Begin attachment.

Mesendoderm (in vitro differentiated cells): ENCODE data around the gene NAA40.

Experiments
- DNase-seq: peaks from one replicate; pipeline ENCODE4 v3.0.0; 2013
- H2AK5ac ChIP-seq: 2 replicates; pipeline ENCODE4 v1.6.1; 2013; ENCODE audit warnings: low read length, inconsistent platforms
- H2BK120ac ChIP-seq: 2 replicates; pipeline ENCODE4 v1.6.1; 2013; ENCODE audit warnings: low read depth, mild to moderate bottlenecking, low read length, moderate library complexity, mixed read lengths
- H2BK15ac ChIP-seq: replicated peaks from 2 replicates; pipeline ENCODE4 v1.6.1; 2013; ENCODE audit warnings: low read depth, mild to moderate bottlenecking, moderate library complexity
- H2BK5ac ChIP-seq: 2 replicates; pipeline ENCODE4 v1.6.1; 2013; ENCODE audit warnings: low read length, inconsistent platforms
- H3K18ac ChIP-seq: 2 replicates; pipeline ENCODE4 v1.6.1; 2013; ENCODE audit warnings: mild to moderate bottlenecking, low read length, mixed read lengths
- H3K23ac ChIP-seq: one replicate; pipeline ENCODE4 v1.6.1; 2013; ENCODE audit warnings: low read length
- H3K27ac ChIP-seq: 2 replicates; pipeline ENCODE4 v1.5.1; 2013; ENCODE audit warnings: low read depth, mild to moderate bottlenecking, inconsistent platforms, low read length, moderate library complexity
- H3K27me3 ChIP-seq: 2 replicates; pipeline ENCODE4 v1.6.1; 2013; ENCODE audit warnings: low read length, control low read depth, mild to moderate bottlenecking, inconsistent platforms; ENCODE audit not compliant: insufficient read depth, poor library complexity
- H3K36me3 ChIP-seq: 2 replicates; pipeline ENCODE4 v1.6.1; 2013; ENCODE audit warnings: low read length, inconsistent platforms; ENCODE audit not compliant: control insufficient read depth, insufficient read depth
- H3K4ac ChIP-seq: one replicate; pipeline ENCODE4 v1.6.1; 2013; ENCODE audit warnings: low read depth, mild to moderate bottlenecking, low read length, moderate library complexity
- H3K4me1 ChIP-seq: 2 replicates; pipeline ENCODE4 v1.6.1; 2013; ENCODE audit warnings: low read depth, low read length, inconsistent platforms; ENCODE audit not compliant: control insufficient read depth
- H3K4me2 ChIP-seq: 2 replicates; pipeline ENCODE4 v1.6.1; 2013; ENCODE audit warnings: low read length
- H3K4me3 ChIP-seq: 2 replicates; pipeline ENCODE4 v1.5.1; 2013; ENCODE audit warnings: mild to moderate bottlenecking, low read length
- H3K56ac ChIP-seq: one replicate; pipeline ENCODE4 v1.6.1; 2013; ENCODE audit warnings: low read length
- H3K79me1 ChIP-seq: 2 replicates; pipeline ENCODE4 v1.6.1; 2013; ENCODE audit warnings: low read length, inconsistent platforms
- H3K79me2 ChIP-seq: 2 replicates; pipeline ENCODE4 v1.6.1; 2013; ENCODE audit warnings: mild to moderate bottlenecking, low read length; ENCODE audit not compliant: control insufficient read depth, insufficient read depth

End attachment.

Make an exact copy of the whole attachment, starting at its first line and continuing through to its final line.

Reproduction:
Mesendoderm (in vitro differentiated cells): ENCODE data around the gene NAA40.

Experiments
- DNase-seq: peaks from one replicate; pipeline ENCODE4 v3.0.0; 2013
- H2AK5ac ChIP-seq: 2 replicates; pipeline ENCODE4 v1.6.1; 2013; ENCODE audit warnings: low read length, inconsistent platforms
- H2BK120ac ChIP-seq: 2 replicates; pipeline ENCODE4 v1.6.1; 2013; ENCODE audit warnings: low read depth, mild to moderate bottlenecking, low read length, moderate library complexity, mixed read lengths
- H2BK15ac ChIP-seq: replicated peaks from 2 replicates; pipeline ENCODE4 v1.6.1; 2013; ENCODE audit warnings: low read depth, mild to moderate bottlenecking, moderate library complexity
- H2BK5ac ChIP-seq: 2 replicates; pipeline ENCODE4 v1.6.1; 2013; ENCODE audit warnings: low read length, inconsistent platforms
- H3K18ac ChIP-seq: 2 replicates; pipeline ENCODE4 v1.6.1; 2013; ENCODE audit warnings: mild to moderate bottlenecking, low read length, mixed read lengths
- H3K23ac ChIP-seq: one replicate; pipeline ENCODE4 v1.6.1; 2013; ENCODE audit warnings: low read length
- H3K27ac ChIP-seq: 2 replicates; pipeline ENCODE4 v1.5.1; 2013; ENCODE audit warnings: low read depth, mild to moderate bottlenecking, inconsistent platforms, low read length, moderate library complexity
- H3K27me3 ChIP-seq: 2 replicates; pipeline ENCODE4 v1.6.1; 2013; ENCODE audit warnings: low read length, control low read depth, mild to moderate bottlenecking, inconsistent platforms; ENCODE audit not compliant: insufficient read depth, poor library complexity
- H3K36me3 ChIP-seq: 2 replicates; pipeline ENCODE4 v1.6.1; 2013; ENCODE audit warnings: low read length, inconsistent platforms; ENCODE audit not compliant: control insufficient read depth, insufficient read depth
- H3K4ac ChIP-seq: one replicate; pipeline ENCODE4 v1.6.1; 2013; ENCODE audit warnings: low read depth, mild to moderate bottlenecking, low read length, moderate library complexity
- H3K4me1 ChIP-seq: 2 replicates; pipeline ENCODE4 v1.6.1; 2013; ENCODE audit warnings: low read depth, low read length, inconsistent platforms; ENCODE audit not compliant: control insufficient read depth
- H3K4me2 ChIP-seq: 2 replicates; pipeline ENCODE4 v1.6.1; 2013; ENCODE audit warnings: low read length
- H3K4me3 ChIP-seq: 2 replicates; pipeline ENCODE4 v1.5.1; 2013; ENCODE audit warnings: mild to moderate bottlenecking, low read length
- H3K56ac ChIP-seq: one replicate; pipeline ENCODE4 v1.6.1; 2013; ENCODE audit warnings: low read length
- H3K79me1 ChIP-seq: 2 replicates; pipeline ENCODE4 v1.6.1; 2013; ENCODE audit warnings: low read length, inconsistent platforms
- H3K79me2 ChIP-seq: 2 replicates; pipeline ENCODE4 v1.6.1; 2013; ENCODE audit warnings: mild to moderate bottlenecking, low read length; ENCODE audit not compliant: control insufficient read depth, insufficient read depth